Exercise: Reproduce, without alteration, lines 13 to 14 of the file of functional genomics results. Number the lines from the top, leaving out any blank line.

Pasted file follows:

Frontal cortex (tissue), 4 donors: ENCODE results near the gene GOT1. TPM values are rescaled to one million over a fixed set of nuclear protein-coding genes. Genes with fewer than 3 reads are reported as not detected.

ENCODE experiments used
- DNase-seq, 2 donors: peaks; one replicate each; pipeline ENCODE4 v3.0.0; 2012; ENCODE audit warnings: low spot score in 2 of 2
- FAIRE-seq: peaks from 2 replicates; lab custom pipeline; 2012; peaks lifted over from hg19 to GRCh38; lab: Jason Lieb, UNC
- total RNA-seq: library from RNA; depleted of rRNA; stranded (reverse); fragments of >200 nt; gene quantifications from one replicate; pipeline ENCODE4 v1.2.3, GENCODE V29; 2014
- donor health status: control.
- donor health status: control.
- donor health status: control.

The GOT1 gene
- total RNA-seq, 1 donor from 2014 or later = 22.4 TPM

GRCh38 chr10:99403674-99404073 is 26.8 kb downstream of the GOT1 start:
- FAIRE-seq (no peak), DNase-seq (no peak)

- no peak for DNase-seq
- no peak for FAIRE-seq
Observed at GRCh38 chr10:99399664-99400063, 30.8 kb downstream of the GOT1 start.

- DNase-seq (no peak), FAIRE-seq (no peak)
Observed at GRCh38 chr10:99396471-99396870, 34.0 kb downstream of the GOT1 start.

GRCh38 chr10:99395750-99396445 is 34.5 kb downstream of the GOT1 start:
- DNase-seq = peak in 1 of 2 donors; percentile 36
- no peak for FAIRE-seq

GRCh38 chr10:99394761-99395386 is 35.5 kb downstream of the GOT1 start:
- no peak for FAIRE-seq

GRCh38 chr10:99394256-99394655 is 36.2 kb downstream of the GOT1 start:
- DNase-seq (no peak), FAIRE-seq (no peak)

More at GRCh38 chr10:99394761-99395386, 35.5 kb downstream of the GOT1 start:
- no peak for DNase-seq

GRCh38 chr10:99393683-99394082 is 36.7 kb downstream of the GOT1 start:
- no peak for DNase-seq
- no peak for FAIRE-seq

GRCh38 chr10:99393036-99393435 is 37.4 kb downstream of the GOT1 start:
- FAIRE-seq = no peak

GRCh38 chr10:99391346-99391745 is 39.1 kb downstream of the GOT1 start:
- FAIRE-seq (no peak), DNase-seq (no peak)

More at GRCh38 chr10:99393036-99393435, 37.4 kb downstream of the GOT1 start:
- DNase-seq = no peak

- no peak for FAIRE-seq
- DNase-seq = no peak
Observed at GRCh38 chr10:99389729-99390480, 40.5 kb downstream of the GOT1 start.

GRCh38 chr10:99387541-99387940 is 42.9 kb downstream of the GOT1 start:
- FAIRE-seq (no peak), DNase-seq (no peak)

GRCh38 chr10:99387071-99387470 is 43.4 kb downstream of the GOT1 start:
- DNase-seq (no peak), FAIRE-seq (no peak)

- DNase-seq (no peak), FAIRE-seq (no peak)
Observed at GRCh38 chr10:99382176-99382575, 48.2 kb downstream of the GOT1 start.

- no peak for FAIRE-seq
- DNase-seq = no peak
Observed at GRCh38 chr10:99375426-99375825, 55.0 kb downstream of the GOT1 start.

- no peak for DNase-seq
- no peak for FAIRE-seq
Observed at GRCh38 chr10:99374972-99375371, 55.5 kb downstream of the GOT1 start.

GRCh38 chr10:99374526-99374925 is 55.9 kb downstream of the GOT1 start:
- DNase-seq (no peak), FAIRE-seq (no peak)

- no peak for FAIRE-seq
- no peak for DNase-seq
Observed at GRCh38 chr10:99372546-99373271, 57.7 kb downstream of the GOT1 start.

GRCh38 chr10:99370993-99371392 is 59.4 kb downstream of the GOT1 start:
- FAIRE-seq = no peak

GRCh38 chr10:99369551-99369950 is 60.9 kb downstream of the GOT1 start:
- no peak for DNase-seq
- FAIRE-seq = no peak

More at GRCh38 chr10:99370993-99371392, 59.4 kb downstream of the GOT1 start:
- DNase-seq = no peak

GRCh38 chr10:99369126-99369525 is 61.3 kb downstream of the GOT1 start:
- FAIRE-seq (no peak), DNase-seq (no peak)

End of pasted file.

- no peak for DNase-seq
- no peak for FAIRE-seq